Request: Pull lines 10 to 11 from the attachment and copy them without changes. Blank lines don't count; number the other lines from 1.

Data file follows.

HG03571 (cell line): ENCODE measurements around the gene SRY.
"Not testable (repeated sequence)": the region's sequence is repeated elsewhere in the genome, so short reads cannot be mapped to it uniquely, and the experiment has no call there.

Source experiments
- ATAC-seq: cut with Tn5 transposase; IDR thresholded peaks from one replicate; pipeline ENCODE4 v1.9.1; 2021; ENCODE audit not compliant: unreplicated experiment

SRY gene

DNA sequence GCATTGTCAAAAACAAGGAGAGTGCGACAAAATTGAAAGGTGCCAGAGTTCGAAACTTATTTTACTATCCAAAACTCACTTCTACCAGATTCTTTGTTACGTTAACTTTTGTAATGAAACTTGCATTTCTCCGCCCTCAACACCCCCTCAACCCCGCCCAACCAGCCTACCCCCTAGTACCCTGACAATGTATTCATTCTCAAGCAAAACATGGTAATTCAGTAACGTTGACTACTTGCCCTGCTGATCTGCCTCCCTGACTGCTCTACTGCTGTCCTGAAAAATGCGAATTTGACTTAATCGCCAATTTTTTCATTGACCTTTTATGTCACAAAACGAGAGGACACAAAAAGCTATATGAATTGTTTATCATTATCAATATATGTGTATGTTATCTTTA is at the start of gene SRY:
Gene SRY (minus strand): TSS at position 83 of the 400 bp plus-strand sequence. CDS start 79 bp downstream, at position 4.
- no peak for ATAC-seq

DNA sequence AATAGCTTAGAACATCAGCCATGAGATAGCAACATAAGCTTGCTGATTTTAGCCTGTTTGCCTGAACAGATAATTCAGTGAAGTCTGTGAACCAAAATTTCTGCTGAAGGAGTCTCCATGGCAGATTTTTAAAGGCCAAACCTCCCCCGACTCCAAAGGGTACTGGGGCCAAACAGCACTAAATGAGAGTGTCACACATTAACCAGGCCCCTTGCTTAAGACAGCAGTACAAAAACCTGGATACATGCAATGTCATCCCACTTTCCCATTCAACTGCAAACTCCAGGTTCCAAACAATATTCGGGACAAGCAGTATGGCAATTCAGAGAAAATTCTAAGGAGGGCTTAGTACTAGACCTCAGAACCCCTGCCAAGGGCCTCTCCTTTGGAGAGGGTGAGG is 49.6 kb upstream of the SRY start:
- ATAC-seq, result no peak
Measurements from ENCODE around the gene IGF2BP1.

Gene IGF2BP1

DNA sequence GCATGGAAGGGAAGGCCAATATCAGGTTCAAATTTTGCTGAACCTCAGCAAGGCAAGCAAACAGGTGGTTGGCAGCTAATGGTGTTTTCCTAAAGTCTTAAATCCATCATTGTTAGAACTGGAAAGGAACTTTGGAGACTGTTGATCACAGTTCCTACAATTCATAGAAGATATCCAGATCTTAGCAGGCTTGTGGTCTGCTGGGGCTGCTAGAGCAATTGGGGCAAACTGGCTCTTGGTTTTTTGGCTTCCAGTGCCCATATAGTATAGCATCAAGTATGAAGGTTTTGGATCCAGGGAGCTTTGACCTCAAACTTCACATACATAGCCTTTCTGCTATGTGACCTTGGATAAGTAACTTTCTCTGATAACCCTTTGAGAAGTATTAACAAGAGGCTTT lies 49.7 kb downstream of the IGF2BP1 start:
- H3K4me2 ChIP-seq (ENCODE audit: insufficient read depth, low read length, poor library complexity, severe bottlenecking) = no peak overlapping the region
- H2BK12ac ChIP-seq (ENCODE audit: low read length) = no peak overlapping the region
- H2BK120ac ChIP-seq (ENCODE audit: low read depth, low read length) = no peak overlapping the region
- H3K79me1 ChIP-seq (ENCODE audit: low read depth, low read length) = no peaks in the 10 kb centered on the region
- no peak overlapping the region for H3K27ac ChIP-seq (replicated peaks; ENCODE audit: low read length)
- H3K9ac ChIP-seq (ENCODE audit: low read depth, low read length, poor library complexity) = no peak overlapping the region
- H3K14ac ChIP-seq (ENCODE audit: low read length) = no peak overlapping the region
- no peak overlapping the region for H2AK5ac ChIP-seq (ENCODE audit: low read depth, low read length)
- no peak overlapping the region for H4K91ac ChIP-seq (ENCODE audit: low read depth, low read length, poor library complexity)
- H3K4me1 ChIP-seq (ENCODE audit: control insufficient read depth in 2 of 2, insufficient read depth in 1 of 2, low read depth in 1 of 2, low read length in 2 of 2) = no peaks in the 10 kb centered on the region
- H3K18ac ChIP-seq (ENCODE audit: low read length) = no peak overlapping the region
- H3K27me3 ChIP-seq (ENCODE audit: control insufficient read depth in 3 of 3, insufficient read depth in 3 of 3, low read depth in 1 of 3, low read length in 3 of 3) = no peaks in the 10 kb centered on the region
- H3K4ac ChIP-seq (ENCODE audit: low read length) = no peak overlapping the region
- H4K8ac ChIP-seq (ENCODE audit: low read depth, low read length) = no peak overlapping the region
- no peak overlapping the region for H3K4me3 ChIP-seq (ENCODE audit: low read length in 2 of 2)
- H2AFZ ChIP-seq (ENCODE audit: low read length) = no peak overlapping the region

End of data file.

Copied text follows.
- ATAC-seq, result no peak
Measurements from ENCODE around the gene IGF2BP1.